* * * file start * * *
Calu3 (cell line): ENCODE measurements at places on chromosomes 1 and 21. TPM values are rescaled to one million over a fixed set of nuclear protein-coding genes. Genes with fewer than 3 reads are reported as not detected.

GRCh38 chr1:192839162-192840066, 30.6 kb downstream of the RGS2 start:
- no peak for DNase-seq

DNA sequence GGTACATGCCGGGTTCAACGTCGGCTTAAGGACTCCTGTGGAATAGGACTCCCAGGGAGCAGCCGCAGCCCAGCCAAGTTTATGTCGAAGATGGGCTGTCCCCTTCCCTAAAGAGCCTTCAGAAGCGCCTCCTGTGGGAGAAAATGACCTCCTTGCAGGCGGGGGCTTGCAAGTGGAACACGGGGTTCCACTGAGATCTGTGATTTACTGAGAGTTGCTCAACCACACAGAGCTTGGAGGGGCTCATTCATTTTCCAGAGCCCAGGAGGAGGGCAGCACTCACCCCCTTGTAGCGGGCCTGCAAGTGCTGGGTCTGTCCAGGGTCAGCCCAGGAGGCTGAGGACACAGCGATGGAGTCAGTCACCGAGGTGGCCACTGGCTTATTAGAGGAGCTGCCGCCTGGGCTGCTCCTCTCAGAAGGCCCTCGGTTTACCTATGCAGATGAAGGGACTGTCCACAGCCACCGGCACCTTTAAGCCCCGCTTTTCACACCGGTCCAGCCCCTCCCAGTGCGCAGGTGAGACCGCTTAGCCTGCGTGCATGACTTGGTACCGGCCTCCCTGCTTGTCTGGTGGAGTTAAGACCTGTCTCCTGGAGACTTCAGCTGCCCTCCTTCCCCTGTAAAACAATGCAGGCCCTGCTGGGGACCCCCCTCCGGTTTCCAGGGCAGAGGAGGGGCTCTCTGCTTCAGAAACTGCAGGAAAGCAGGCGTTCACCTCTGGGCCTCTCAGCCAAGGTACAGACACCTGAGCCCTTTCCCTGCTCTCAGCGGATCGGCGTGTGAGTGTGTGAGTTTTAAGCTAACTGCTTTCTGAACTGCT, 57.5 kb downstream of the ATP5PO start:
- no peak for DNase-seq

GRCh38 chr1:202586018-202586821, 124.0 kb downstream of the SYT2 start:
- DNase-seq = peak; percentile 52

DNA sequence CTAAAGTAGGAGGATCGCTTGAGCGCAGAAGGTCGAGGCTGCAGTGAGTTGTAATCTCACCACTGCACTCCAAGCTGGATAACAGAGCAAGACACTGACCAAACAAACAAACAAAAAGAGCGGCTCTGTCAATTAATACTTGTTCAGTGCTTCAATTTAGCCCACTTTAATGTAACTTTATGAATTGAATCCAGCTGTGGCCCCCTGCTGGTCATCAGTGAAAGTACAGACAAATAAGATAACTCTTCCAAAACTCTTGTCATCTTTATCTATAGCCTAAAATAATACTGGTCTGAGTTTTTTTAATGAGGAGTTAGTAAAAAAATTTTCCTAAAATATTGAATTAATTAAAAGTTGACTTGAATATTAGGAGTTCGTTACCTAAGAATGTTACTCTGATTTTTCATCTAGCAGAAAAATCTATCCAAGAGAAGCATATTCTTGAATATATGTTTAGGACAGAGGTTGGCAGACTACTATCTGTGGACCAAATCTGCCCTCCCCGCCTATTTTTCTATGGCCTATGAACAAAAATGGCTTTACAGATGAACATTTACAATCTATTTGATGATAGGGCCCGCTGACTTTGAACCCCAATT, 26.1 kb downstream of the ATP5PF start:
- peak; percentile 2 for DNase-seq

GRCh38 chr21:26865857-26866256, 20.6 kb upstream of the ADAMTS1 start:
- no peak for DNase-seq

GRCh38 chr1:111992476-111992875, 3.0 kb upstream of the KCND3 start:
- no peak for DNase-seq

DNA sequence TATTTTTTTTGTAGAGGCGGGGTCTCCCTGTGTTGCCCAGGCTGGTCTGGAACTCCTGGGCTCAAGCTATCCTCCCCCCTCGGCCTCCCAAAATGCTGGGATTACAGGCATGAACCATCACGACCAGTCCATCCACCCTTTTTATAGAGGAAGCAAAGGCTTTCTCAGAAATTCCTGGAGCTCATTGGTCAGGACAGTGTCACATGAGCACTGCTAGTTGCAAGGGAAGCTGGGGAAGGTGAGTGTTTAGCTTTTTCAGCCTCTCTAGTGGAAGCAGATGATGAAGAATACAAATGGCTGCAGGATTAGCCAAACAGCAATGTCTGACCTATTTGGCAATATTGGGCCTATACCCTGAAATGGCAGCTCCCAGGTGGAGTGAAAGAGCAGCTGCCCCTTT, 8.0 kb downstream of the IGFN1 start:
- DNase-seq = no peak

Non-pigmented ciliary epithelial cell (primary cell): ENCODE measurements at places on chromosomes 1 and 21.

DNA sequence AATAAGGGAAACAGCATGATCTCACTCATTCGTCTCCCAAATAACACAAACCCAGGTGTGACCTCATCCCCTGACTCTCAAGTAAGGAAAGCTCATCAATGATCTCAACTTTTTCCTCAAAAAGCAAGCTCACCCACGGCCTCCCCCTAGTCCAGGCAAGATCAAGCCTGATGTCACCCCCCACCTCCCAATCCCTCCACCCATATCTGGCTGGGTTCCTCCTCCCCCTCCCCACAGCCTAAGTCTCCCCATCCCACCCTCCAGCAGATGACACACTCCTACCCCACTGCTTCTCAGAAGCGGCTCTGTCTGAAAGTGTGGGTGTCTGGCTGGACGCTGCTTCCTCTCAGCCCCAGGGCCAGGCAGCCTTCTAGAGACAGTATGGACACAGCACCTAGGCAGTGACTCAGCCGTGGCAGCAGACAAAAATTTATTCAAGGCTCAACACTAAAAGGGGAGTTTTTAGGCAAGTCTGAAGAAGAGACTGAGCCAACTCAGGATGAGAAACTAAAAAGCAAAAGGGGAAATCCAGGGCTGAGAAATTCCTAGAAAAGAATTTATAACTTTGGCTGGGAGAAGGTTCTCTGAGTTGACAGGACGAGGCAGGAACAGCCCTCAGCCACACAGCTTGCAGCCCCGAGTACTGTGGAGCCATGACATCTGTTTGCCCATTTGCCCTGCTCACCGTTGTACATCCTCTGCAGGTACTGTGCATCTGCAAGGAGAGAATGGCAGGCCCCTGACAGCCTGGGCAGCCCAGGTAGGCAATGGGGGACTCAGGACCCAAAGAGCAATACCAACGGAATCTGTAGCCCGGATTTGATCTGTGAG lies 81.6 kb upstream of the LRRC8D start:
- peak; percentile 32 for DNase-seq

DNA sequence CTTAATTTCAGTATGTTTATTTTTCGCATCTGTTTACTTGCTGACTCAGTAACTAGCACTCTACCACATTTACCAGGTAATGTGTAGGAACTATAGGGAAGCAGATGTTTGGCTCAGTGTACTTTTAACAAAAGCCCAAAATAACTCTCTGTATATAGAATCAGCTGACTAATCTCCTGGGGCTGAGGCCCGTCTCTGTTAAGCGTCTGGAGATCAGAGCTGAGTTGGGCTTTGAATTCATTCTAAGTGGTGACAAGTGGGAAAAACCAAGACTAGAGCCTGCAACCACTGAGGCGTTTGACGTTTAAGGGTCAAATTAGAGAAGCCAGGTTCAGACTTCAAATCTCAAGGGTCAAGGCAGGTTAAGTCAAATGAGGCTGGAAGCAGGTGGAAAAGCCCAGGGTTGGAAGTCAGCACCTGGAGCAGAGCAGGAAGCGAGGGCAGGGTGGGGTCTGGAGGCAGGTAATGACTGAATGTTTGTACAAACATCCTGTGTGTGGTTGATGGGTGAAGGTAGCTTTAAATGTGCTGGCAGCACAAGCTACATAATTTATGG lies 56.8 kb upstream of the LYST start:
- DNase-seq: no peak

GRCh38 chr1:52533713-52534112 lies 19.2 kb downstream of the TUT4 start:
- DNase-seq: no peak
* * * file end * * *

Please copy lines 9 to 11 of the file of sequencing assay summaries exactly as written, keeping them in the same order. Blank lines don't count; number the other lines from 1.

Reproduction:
- peak; percentile 2 for DNase-seq

GRCh38 chr21:26865857-26866256, 20.6 kb upstream of the ADAMTS1 start:
- no peak for DNase-seq